Grout fills the space between tiles on floors, counters, backsplashes and shower walls. Sanded grout is commonly found along floor tiles because it was thought to be more durable and stronger; however, it is just as fragile as the grout associated with countertops, showers and backsplashes. It is a very porous, brittle material, making it easy to remove the grout when cleaning. With regular care and the right products, sanded grout can last years and maintain its original color without fading during regular cleanings.
Things You'll Need
- Floor cleaner
- Wet/dry vacuum
- Oxygen bleach
Mop the floor with a standard floor-cleaning agent. Leave the excess water on the floor.
Vacuum the water and dirt away with a wet/dry vacuum. This prevents the dirt from being forced back into the grout by the mop or a cleaning cloth.
Mix 2 parts oxygen-based bleach with 1 part water to form a watery paste. Apply generously to the grout lines. Let the solution stand on the grout for 30 to 60 minutes. Apply more cleaning solution if the grout becomes dry before the time has elapsed.
Vacuum the solution and dirt from the tile and grout with the wet/dry vacuum. Mop the floor with clean water to rinse the surface of the tiles. Vacuum the excess water away to dry the floor.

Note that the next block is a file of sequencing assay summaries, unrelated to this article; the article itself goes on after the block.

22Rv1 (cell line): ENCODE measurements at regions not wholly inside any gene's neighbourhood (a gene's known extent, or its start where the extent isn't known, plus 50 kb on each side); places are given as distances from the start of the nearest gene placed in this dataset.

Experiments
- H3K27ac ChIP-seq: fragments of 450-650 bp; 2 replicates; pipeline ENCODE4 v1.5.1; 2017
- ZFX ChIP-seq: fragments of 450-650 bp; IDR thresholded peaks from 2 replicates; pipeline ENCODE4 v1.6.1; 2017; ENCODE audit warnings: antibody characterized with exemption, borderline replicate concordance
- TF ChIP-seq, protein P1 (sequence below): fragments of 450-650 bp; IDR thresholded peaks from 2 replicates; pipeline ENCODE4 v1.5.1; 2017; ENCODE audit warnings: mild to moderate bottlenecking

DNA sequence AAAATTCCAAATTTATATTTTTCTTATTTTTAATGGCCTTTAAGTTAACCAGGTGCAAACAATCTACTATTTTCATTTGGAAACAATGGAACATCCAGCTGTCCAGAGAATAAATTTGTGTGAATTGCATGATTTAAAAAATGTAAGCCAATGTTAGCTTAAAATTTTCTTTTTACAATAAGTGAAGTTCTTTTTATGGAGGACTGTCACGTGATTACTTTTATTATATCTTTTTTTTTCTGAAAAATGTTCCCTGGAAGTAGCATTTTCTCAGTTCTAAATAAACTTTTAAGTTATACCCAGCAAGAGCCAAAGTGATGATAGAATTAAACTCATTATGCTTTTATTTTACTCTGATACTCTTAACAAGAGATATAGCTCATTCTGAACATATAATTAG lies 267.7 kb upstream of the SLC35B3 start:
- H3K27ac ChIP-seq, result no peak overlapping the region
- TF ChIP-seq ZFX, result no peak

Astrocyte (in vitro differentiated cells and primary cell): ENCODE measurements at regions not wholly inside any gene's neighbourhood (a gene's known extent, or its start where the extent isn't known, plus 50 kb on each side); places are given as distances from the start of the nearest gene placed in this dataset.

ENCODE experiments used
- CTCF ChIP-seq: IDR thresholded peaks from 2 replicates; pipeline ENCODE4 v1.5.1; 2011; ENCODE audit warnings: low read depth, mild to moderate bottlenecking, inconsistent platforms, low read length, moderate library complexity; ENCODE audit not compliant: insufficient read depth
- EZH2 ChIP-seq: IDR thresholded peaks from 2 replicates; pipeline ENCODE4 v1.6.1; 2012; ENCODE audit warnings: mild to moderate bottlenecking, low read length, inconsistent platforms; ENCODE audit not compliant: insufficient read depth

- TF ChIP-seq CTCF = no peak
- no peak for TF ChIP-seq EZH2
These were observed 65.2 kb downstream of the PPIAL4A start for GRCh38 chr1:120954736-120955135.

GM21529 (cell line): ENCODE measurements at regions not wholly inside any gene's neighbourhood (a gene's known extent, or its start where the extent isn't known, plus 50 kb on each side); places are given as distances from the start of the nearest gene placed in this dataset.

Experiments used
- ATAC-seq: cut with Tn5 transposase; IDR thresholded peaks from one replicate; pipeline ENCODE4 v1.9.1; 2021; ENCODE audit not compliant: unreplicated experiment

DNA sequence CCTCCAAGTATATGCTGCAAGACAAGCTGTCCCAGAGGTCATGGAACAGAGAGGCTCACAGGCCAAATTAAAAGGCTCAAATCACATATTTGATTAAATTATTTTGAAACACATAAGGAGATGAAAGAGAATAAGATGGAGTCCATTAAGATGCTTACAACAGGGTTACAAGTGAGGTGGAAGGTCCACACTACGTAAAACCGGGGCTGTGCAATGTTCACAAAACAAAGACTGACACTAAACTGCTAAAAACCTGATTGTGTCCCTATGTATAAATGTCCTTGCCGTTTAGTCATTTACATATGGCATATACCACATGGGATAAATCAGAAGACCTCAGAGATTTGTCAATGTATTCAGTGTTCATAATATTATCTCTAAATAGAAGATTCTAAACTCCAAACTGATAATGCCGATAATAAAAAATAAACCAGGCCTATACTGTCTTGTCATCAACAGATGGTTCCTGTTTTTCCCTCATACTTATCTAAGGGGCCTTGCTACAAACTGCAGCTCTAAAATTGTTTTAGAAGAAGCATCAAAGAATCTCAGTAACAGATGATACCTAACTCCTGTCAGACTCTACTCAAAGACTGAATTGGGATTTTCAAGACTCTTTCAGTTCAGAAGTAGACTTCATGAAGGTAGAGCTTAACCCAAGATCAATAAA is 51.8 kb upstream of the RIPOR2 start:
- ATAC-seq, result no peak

Tips & Warnings
- Do not wipe the grout with the mop or sponge when dirty. This pushes the dirt into the grout.
- Wear gloves when handling cleaners.
- Avoid steam or high pressure sprays. This will cause the grout to erode.
- Photo Credit Boden image by Milosz Bartoszczuk from Fotolia.com
How to Remove Sanded Grout
If your sanded grout is stained, crumbling or you just want to change the color of it, it is possible to remove...
How to Use Non-Sanded Grout
Non-sanded grout is generally used when the joints between tiles are 1/8 inch or less. Additionally, non-sanded grout should also be used...